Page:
Barco n.v.

With a population of 75,000, Kortijk gets to call itself the largest city in western Belgium. Cycling three miles from Kortijk's city center brings me to an office/light industrial park that's home to Barco, a manufacturer of automation products. Projectors and displays for avionics and medical equipment are just some examples of products manufactured by Barco. Revenues in 2003 for publicly-traded Barco totaled $789 million with over 4,000 employees.

It's raining like crazy as I cycle up to Barco's two-story headquarters. I know the company has covered parking for bicycling commuters because my bike and I take cover from the barrage of rain under an enclosure in the car parking lot.

I check-in with the receptionist and explain my mailing a letter of introduction a month earlier to CEO Martin De Prycker. After a few minutes of sitting down in one of the nine red velvet chairs in the waiting area I'm soon talking to Christa Deprez, Executive Secretary to CEO De Prycker. I couldn't ask for a better person to talk to as Ms. Deprez has been with the company for 37 years.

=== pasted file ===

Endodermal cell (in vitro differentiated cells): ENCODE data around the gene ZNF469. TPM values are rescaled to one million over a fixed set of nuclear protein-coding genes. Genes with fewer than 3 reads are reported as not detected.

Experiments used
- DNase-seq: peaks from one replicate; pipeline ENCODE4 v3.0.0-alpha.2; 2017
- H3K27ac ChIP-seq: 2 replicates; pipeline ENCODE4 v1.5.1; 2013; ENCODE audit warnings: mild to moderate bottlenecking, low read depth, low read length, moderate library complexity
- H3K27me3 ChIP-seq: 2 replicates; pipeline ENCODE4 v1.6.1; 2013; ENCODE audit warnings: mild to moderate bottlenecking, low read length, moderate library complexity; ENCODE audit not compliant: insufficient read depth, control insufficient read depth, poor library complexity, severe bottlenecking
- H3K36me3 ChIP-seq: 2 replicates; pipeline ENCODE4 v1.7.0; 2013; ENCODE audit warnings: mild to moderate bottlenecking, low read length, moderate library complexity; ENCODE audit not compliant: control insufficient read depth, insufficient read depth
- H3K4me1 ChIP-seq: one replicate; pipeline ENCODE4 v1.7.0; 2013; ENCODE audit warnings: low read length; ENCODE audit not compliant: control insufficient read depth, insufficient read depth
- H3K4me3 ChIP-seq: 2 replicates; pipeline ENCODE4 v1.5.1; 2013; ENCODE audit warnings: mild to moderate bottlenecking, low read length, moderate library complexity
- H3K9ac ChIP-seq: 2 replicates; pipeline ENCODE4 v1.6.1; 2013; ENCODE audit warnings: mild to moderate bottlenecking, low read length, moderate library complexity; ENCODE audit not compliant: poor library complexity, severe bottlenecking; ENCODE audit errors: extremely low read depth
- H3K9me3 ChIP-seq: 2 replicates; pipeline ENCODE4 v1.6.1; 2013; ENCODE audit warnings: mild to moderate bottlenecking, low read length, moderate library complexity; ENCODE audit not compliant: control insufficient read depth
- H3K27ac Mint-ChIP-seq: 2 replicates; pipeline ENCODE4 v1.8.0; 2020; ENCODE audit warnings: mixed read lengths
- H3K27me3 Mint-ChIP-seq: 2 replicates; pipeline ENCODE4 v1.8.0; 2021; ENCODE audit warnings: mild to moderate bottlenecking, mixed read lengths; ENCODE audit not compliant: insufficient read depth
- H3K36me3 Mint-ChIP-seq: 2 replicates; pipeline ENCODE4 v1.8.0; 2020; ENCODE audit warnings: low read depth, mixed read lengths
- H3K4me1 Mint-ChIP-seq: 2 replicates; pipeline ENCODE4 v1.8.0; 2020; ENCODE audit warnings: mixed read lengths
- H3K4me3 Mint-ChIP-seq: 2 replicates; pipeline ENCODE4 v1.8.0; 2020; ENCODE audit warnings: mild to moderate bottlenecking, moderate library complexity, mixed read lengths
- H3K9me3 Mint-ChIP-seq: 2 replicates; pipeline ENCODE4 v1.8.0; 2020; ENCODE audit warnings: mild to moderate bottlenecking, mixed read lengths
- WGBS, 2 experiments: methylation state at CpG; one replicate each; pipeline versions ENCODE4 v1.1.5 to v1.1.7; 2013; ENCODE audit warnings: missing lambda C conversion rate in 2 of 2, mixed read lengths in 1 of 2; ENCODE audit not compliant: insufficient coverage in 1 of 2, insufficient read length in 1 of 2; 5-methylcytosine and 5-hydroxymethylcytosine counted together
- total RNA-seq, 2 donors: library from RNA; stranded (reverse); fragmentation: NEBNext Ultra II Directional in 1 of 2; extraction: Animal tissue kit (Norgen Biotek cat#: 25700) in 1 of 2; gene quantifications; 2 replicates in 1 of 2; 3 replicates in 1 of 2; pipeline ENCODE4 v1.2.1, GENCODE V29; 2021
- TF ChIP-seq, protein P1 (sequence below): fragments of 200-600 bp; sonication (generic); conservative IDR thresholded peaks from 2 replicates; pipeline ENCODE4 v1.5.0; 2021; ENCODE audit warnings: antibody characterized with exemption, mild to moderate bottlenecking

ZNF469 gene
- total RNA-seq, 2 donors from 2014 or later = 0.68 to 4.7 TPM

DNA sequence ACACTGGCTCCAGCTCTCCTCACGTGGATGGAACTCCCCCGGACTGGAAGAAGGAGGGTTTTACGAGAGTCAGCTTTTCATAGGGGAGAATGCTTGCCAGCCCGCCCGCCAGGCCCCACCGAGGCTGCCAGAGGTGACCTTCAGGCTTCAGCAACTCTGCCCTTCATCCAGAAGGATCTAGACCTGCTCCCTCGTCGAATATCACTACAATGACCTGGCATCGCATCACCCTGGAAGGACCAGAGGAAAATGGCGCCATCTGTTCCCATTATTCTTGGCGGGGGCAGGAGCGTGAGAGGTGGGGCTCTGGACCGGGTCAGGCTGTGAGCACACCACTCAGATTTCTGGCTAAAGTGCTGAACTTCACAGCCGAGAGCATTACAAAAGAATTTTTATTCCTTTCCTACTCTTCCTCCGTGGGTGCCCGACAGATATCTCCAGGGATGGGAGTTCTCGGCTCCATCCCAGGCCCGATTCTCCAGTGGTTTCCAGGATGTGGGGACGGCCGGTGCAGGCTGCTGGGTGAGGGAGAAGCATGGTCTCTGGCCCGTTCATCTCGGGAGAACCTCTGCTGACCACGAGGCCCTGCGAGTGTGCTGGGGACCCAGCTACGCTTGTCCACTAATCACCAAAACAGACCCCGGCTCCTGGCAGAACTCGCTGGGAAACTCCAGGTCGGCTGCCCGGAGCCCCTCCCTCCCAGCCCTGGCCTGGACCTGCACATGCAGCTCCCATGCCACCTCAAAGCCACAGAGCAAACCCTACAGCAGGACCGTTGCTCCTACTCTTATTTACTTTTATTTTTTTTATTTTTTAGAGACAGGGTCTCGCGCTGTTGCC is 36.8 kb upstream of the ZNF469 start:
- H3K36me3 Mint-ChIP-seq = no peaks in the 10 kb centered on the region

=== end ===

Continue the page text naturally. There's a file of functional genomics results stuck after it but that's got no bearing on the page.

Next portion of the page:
Built in1989, a combined total of 1,000 employees work here and in the adjacent factory. Employee parking is free and plentiful, smoking isn't allowed in the workplace and everybody (including management) eats in the company cafeteria. Meeting rooms are named after mountain ranges and cities around the world, there's no formal dress code, no corporate aircraft, it's about a mile to the nearest freeway and, about 60 miles to Brussels airport. Was there a Mr. Barco? No, the company started out back in 1934 assembling radios with parts from the United States thus Belgian American Radio Corporation (BARCO).

Nothing special about CEO De Prycker's second floor office. He sits behind an oval-shaped desk and I count two family pictures, two plants (real) and one computer.

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